Over 90% of hospice and palliative care patients are prescribed opioid medications for pain management, and many individuals receive home care.
Medication diversion in hospice is a growing concern, especially in light of the opioid epidemic.
Over 90% of hospice and palliative care patients are prescribed opioid medications for pain management, and many individuals receive home care.1 Prescription medications at home can be a source of diversion among family and friends, especially those with a history of substance abuse. Pharmacists can play an important role in managing patients’ pain as well as preventing drug diversion.
In a study published in JAMA, a national survey of hospices was conducted June-September 2018.2 There were 600 agencies randomly selected and surveyed via phone or online about practices, policies, and experiences regarding medication diversion. Surveys were completed by representatives from 371 hospices (response rate, 62%), and 31% of respondents reported at least 1 case of confirmed diversion in the past quarter.
Individuals most frequently involved in drug diversion were generally family caregivers (39%), other family (38%), and patients (34%). Additionally, the study revealed that there were 282 confirmed diversion cases within the past 90 days. Fifty-eight percent of hospices reported at least 1 case of confirmed or suspected diversion within the past quarter. Confirmed plus suspected medication diversion was significantly associated with small hospice size, providing the majority of care at home, and using a prescription drug monitoring program.2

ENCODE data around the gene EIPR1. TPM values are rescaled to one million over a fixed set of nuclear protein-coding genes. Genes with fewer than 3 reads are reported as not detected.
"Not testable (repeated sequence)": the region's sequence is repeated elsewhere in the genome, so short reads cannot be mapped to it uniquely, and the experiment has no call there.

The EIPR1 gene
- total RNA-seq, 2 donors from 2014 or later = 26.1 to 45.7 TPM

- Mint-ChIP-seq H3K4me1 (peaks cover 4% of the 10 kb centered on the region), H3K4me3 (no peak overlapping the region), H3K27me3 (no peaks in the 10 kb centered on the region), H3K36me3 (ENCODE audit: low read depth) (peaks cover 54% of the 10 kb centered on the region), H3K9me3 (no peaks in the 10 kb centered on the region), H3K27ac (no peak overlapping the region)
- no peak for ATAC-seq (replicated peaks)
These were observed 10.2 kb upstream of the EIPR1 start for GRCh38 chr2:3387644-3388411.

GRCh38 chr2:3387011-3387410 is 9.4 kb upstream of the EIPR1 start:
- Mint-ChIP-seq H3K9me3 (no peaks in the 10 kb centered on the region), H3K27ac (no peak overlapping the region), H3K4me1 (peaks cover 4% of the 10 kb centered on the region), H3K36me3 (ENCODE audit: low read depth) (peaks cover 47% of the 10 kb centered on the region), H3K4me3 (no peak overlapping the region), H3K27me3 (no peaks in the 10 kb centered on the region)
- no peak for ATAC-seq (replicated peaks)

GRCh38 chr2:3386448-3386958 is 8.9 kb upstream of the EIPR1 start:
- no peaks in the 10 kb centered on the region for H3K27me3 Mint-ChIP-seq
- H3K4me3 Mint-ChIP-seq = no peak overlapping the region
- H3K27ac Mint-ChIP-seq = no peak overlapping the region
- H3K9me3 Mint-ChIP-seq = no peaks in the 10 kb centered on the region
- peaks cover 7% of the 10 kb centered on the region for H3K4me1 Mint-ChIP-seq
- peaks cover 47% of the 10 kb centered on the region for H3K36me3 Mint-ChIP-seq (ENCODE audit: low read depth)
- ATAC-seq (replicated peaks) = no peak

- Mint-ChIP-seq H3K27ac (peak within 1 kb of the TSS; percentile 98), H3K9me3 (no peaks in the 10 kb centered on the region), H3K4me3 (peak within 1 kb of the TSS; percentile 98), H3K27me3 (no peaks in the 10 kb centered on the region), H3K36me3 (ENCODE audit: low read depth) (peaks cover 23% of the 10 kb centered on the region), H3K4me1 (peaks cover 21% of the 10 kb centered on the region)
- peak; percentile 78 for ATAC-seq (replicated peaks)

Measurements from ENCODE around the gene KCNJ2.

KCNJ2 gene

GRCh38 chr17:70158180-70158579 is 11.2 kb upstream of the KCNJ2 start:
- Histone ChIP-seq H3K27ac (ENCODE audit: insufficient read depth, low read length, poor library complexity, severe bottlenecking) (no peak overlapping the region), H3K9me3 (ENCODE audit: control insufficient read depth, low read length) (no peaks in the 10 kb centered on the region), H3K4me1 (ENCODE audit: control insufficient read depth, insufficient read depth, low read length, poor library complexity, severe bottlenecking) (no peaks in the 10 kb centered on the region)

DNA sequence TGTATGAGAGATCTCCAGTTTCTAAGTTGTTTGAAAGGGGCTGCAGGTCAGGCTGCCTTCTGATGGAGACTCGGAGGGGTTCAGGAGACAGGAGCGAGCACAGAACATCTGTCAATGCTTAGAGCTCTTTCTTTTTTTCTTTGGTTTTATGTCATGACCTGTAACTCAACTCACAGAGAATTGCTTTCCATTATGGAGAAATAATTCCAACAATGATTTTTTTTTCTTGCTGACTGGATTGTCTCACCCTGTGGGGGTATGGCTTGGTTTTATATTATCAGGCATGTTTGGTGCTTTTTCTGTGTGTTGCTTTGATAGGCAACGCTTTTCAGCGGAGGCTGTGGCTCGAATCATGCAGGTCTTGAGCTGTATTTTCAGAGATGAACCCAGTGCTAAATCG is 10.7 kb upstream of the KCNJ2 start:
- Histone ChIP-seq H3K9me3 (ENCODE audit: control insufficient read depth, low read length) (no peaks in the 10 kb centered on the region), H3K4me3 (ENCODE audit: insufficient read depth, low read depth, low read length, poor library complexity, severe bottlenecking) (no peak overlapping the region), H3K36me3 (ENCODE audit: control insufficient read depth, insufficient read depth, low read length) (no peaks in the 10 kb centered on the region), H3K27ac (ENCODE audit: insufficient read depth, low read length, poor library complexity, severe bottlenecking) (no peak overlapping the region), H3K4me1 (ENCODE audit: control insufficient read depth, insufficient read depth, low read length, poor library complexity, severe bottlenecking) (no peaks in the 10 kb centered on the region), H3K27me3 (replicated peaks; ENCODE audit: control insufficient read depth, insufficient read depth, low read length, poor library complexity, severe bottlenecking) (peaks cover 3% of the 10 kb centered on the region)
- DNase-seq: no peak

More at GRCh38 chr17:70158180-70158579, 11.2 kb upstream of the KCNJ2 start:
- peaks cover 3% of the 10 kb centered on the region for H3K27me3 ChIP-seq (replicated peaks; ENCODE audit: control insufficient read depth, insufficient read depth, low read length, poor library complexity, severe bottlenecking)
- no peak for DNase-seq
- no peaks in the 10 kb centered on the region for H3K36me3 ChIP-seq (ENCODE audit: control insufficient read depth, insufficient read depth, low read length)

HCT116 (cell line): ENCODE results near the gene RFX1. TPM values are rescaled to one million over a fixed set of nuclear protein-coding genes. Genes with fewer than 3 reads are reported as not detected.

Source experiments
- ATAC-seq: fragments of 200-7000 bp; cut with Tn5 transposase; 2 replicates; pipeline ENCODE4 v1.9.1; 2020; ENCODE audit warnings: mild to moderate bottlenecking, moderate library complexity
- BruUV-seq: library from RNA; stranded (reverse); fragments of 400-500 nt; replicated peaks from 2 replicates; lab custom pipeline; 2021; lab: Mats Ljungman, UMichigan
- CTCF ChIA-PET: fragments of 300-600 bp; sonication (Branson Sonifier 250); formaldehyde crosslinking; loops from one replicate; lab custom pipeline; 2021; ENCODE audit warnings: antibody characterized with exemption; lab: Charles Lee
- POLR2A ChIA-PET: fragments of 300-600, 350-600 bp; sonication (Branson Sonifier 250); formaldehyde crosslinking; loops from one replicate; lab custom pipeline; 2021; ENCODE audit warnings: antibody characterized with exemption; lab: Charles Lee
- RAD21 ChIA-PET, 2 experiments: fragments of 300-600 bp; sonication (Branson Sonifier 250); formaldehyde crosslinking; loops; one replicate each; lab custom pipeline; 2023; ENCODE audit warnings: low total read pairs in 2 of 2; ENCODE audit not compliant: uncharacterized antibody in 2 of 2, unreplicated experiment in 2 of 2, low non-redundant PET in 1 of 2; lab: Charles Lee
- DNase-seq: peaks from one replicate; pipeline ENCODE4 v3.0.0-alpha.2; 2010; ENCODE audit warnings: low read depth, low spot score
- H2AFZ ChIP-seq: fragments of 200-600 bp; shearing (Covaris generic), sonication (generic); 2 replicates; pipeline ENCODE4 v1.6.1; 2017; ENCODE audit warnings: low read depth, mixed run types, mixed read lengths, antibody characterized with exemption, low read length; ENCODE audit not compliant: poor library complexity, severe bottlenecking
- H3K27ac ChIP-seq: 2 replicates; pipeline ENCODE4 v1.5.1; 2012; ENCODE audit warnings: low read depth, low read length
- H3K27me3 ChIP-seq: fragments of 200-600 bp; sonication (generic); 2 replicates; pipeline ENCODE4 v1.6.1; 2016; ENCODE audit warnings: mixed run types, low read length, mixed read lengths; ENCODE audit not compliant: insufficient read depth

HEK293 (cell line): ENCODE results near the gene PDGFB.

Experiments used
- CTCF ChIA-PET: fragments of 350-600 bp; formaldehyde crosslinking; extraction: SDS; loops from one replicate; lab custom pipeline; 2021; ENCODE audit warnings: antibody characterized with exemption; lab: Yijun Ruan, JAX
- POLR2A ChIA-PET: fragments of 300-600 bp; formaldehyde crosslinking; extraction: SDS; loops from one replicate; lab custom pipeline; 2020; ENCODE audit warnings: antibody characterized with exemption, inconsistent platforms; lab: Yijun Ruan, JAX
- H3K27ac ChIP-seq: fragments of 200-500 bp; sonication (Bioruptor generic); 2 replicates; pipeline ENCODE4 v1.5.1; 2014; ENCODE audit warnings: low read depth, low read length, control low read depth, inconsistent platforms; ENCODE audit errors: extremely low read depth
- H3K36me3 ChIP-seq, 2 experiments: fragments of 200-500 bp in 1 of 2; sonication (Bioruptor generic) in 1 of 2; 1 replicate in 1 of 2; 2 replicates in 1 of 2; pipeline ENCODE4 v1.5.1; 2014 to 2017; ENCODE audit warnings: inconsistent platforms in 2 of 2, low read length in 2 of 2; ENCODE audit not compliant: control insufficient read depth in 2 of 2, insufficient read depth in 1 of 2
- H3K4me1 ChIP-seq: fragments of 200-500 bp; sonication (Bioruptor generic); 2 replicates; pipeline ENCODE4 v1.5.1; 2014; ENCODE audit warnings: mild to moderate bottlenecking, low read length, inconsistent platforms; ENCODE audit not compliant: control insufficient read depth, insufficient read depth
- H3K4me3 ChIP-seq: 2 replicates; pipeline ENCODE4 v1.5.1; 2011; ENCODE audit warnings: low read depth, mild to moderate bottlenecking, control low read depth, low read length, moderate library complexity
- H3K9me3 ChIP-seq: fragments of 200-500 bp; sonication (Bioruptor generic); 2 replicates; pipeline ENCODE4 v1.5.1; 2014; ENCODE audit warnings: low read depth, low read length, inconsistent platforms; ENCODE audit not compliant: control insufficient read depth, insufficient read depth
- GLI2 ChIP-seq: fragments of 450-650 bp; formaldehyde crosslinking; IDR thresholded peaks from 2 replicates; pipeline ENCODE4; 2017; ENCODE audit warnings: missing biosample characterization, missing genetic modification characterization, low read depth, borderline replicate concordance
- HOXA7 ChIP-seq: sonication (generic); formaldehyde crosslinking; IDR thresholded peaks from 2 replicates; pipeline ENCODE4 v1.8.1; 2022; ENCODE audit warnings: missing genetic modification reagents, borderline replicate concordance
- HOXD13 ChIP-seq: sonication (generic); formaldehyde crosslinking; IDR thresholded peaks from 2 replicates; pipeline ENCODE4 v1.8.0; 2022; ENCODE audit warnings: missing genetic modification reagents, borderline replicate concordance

This study provides important information about drug diversion in the hospice setting. Study limitations include that surveys involve self-reported data, and cause-and-effect cannot be established. Future studies are needed to shed further light on the balance between effective pain management and drug diversion prevention.
The Hospice Foundation of America (HFA) and the University of Maryland have developed recommendations for preventing medication diversion in hospice care.3 Educating the staff, patient, and family about opioid safety and medication management is important to balance prevention efforts with quality of care, and pharmacists can play an important role in the process.
Potential employees should be screened for history of substance abuse. Medication monitoring, including pill counts, and transdermal patch use, should be frequently conducted and documented. Pharmacists and other health care professionals should educate families about the importance of appropriate medication disposal after changes to the drug therapy or after the patient’s death.3